Day At The Track

Trainer sat on roof watching horses drown

11:42 PM 12 Jan 2011 NZDT
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The big hearted Clive Palmer Accomplished reinsman Murray Sullivan Murray Sullivan in happier times
The big hearted Clive Palmer - and his life-saving helicopter.
Accomplished reinsman Murray Sullivan - doing what he does best.
Murray Brown Facebook photo
Murray Sullivan in happier times
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"This is the worst day of my life! I'm sitting on my roof watching horses and cows drown in front of me as they get washed away. I'm about to lose everything. I am very upset. I hope I survive." Those heartfelt words were posted on Facebook by Queensland harness racing trainer and driver, Murray Sullivan junior just moments before his blackberry phone died.

The Cold Mountain horseman had hardly any battery life left on his cell phone and Facebook was his only communication to the world. He wanted his family and friends to know that his life was in jeopardy because of the rising waters in the Queensland floods.

For 13 hours (4pm Tuesday to 5am Wednesday) Sullivan, his dog 'Diesel' and two fellow Cold Mountain employees watched the water levels rise as they clung to their lives on a house roof top.

"The water got to within a metre or two of us when we were saved by Clive (Palmer). The emergency services said they couldn't get to us because they had more urgent cases to deal with. When they said they could come and free us at 10am Clive's chopper had got there first. I owe my life to him," Sullivan said.

Palmer is Sullivan's boss. According to Sullivan Palmer saved up to 60 people who were stranded on roof tops.

"I will never ever forget what Clive did for me. I owe my life to him. I will definitely be returning to work for him but for now I can't face what is there. The water has subsided but the thought of cleaning up the carcasses of horses I loved so much would be too much for me to take right now.

"Clive has given me two weeks off so I'm going to head home (New South Wales) and clear my head. This won't put me off though. I will bounce back. I love harness racing and it's all I want to do," the gutsy 22-year-old said.

Sullivan, who only joined the Cold Mountain staff last year, hoped a miracle would happen and his favourite little horse Cold Shark treaded water enough to survive the ordeal.

"He was my favourite pacer. He was only three and won one of his four races but potentially I believed he was the best horse I had trained. I told everyone that. I drove him to win on debut on the Gold Coast last month. It would tear me up inside if he has gone," Sullivan said.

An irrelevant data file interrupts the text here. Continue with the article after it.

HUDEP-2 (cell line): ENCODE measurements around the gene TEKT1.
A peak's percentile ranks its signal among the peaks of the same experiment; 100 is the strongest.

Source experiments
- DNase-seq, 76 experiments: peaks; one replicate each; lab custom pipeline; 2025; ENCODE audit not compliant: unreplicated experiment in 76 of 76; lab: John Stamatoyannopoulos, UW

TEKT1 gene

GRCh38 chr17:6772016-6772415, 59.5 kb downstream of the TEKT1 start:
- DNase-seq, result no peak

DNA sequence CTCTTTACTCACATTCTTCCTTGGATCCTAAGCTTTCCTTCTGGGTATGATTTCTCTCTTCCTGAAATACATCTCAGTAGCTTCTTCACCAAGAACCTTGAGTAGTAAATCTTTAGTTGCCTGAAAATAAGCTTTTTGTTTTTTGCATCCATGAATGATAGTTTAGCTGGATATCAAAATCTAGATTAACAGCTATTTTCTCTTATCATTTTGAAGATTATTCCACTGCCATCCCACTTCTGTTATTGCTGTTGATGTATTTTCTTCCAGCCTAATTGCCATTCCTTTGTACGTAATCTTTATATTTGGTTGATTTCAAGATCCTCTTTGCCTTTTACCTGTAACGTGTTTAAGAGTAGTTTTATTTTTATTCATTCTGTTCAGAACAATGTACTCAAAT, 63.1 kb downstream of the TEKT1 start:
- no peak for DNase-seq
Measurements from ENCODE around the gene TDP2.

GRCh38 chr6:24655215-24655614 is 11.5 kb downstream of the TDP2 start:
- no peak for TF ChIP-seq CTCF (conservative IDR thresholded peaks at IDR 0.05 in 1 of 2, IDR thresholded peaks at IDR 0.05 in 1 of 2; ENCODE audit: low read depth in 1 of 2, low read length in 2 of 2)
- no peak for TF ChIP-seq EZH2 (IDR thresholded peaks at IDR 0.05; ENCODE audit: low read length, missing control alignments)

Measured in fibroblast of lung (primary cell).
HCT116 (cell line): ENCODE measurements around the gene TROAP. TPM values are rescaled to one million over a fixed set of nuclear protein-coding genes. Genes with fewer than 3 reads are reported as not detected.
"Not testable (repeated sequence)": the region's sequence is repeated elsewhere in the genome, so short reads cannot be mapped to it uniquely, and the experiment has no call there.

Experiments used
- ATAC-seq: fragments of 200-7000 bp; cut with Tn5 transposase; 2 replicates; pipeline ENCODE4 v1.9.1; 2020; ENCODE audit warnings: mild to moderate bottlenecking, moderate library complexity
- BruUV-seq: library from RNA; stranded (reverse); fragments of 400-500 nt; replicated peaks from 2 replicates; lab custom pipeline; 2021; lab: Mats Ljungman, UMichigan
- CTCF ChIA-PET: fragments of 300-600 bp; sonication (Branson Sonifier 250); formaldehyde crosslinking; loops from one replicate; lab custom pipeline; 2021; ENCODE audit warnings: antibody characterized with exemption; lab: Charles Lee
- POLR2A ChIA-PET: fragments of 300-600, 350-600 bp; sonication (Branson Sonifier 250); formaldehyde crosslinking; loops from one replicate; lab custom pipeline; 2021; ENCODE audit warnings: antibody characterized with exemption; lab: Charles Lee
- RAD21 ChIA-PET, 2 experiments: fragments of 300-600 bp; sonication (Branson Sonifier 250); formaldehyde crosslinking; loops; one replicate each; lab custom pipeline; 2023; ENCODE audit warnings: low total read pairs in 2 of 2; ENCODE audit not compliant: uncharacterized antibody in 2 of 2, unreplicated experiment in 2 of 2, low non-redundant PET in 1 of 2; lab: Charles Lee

However Sullivan does know he's lost some quality pacers. He predicted 32 horses perished.

These include Cam's Card Shark 5-year-old Genuwine, a former American, who also campaigned in New Zealand last season. Sullivan drove him to his last victory also on the Gold Coast on December 10.

That entire raced 61 times for 14 wins, 17 placings and won $322,494 in career stakes. His quickest mile, recorded as a 2-year-old was 1:50.4.

Fancy Card Shark, who was also by Cams Card Shark (1:54.2), was also lost. He won 19 of his 114 starts and $106,388. He raced just last Saturday finishing second behind Dash of Class at Albion Park.

Eden Burst, who also raced in New Zealand, was also lost. The Safety Patrol gelding went 1:53 in the United States. He won seven of his 59 starts and placed 22 times for $82,714.

"I'm still in a bit of shock about it all. It's very surreal. I can't believe it has happened. I'm gana get on the road and drive 12 hours to New South Wales very soon to get away from it all and try and put everything in perspective," said Sullivan, who had seven standardbreds in work.

He said the tragedy really sank in when he was transported to the Lowood Community Hall after being saved by the helicopter.

"I had to borrow $20 to buy thongs, a towel and a shirt. Everything else I owned was lost. I'll never forget seeing horses battle for their lives in front of me. It was an awful thing to watch. Some were trying to tread water but were losing the battle."

Once back at the Community Hall Sullivan was able to restore life into his cell phone and let his family and friends know that he had survived the ordeal.

"Within 10 minutes of posting a message on Facebook I had so many visitors turn up offering me food, money and accommodation. I also had hundreds of messages on Facebook from well-wishes.

"I'd like to thank everyone for the support they showed me. It was so rewarding to know that harness racing family cared so much for me. I'll never forget their words and kind gestures. I am so humbled by it all. It overwhelmed me so much," Sullivan said.

By Duane RANGER (editor)

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